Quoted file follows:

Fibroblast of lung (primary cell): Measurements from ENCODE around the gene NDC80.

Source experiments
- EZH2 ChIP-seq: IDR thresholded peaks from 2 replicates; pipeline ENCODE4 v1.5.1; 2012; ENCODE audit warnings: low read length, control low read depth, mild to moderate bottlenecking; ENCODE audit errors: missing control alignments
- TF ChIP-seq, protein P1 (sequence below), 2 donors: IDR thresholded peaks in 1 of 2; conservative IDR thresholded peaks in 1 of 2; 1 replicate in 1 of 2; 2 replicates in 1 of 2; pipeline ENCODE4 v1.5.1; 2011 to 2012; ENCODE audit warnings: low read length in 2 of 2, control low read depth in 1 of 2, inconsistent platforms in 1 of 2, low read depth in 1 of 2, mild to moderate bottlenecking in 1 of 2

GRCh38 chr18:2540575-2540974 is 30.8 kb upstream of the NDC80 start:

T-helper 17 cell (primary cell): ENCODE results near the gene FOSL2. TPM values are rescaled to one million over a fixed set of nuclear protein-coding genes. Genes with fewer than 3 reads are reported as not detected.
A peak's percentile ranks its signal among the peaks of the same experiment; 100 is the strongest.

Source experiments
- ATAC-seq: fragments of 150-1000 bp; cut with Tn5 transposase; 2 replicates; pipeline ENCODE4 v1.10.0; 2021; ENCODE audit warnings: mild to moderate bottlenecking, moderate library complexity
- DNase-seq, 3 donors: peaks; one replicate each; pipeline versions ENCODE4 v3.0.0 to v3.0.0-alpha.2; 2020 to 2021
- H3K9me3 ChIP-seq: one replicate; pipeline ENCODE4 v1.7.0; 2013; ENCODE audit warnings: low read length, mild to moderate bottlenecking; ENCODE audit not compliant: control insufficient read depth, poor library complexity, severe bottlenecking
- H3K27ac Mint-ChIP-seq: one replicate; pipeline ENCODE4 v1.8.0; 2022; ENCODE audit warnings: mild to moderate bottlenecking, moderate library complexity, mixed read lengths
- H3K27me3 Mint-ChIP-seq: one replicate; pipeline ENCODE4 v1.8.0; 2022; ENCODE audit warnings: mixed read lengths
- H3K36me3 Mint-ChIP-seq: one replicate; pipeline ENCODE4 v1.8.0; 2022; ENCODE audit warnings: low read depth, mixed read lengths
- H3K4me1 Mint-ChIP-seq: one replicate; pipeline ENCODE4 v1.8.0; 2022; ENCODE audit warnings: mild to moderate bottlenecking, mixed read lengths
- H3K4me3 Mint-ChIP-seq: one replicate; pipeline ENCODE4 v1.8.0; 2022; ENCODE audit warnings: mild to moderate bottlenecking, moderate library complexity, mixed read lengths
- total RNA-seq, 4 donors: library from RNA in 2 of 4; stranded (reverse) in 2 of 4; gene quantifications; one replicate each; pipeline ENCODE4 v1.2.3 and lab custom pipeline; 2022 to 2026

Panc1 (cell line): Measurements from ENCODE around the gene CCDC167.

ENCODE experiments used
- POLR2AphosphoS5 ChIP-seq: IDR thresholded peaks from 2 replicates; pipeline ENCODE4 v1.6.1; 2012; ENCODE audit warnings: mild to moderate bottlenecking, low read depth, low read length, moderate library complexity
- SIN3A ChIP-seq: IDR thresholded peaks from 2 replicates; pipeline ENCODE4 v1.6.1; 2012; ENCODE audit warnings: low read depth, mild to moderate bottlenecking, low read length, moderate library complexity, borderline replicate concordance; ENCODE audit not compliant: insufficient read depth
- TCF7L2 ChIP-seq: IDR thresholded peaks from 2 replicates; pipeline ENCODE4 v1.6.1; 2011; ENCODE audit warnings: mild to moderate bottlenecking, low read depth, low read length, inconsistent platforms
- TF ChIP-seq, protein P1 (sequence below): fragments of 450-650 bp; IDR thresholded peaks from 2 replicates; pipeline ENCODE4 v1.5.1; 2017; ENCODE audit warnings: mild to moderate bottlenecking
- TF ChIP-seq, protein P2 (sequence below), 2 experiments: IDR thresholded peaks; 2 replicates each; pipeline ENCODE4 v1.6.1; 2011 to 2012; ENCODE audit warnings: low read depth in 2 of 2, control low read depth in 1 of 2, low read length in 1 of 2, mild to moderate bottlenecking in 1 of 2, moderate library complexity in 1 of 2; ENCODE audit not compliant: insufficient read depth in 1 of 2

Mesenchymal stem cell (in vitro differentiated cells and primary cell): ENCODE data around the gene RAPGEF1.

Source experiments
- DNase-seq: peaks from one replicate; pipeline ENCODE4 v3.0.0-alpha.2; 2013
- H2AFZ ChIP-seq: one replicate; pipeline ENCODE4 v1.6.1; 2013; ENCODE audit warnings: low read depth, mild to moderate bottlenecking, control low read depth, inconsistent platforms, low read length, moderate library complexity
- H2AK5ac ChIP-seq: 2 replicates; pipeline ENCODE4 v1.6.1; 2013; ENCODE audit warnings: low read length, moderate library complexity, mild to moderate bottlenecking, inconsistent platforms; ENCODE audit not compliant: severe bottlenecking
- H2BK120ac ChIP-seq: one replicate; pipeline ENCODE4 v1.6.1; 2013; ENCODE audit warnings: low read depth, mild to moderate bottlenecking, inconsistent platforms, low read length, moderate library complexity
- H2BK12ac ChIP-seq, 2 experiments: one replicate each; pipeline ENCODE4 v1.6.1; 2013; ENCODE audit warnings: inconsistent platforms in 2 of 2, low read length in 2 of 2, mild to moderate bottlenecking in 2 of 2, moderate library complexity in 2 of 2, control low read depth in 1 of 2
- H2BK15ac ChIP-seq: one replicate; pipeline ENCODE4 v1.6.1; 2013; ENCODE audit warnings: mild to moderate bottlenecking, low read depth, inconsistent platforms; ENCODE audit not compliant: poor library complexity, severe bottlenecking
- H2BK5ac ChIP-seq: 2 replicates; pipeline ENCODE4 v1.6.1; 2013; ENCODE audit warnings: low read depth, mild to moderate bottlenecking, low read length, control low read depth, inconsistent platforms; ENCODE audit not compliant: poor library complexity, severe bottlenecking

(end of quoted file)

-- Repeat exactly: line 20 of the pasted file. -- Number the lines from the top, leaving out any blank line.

- POLR2AphosphoS5 ChIP-seq: IDR thresholded peaks from 2 replicates; pipeline ENCODE4 v1.6.1; 2012; ENCODE audit warnings: mild to moderate bottlenecking, low read depth, low read length, moderate library complexity